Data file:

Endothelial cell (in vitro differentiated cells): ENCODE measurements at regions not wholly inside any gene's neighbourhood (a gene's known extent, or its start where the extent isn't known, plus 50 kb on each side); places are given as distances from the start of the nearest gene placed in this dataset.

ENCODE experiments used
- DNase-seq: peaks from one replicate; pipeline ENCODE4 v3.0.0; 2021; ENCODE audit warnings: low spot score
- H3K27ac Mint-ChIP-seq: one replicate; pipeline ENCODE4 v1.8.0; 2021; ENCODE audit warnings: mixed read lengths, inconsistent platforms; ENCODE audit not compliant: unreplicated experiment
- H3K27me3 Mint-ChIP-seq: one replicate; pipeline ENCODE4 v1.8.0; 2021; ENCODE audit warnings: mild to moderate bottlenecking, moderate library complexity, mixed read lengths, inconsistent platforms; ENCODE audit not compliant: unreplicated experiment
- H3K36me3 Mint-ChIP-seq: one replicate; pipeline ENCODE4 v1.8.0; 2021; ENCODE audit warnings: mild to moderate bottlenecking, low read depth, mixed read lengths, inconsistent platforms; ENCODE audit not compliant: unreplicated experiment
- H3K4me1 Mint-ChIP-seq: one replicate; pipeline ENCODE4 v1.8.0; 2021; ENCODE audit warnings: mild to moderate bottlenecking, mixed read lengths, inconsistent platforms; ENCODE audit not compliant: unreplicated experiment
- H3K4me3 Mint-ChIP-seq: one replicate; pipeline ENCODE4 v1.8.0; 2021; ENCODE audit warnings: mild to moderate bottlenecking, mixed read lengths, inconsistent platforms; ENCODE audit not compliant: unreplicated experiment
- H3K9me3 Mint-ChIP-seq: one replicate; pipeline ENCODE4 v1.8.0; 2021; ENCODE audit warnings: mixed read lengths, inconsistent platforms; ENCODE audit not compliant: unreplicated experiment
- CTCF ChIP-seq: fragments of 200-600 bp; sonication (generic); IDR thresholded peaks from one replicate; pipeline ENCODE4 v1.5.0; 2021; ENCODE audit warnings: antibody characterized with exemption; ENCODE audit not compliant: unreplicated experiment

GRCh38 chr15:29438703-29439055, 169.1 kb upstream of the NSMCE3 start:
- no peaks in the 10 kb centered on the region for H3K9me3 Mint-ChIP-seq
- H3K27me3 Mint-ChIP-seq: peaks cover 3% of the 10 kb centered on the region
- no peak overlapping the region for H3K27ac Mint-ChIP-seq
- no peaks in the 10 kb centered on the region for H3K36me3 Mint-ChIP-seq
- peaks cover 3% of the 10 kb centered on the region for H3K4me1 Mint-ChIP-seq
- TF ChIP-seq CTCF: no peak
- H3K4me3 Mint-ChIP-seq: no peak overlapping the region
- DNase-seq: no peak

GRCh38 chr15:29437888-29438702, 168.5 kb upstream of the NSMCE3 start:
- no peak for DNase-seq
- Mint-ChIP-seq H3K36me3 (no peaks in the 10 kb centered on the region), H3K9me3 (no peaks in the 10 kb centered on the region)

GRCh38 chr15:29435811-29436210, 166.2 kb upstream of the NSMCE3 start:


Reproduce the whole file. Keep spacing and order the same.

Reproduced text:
Endothelial cell (in vitro differentiated cells): ENCODE measurements at regions not wholly inside any gene's neighbourhood (a gene's known extent, or its start where the extent isn't known, plus 50 kb on each side); places are given as distances from the start of the nearest gene placed in this dataset.

ENCODE experiments used
- DNase-seq: peaks from one replicate; pipeline ENCODE4 v3.0.0; 2021; ENCODE audit warnings: low spot score
- H3K27ac Mint-ChIP-seq: one replicate; pipeline ENCODE4 v1.8.0; 2021; ENCODE audit warnings: mixed read lengths, inconsistent platforms; ENCODE audit not compliant: unreplicated experiment
- H3K27me3 Mint-ChIP-seq: one replicate; pipeline ENCODE4 v1.8.0; 2021; ENCODE audit warnings: mild to moderate bottlenecking, moderate library complexity, mixed read lengths, inconsistent platforms; ENCODE audit not compliant: unreplicated experiment
- H3K36me3 Mint-ChIP-seq: one replicate; pipeline ENCODE4 v1.8.0; 2021; ENCODE audit warnings: mild to moderate bottlenecking, low read depth, mixed read lengths, inconsistent platforms; ENCODE audit not compliant: unreplicated experiment
- H3K4me1 Mint-ChIP-seq: one replicate; pipeline ENCODE4 v1.8.0; 2021; ENCODE audit warnings: mild to moderate bottlenecking, mixed read lengths, inconsistent platforms; ENCODE audit not compliant: unreplicated experiment
- H3K4me3 Mint-ChIP-seq: one replicate; pipeline ENCODE4 v1.8.0; 2021; ENCODE audit warnings: mild to moderate bottlenecking, mixed read lengths, inconsistent platforms; ENCODE audit not compliant: unreplicated experiment
- H3K9me3 Mint-ChIP-seq: one replicate; pipeline ENCODE4 v1.8.0; 2021; ENCODE audit warnings: mixed read lengths, inconsistent platforms; ENCODE audit not compliant: unreplicated experiment
- CTCF ChIP-seq: fragments of 200-600 bp; sonication (generic); IDR thresholded peaks from one replicate; pipeline ENCODE4 v1.5.0; 2021; ENCODE audit warnings: antibody characterized with exemption; ENCODE audit not compliant: unreplicated experiment

GRCh38 chr15:29438703-29439055, 169.1 kb upstream of the NSMCE3 start:
- no peaks in the 10 kb centered on the region for H3K9me3 Mint-ChIP-seq
- H3K27me3 Mint-ChIP-seq: peaks cover 3% of the 10 kb centered on the region
- no peak overlapping the region for H3K27ac Mint-ChIP-seq
- no peaks in the 10 kb centered on the region for H3K36me3 Mint-ChIP-seq
- peaks cover 3% of the 10 kb centered on the region for H3K4me1 Mint-ChIP-seq
- TF ChIP-seq CTCF: no peak
- H3K4me3 Mint-ChIP-seq: no peak overlapping the region
- DNase-seq: no peak

GRCh38 chr15:29437888-29438702, 168.5 kb upstream of the NSMCE3 start:
- no peak for DNase-seq
- Mint-ChIP-seq H3K36me3 (no peaks in the 10 kb centered on the region), H3K9me3 (no peaks in the 10 kb centered on the region)

GRCh38 chr15:29435811-29436210, 166.2 kb upstream of the NSMCE3 start: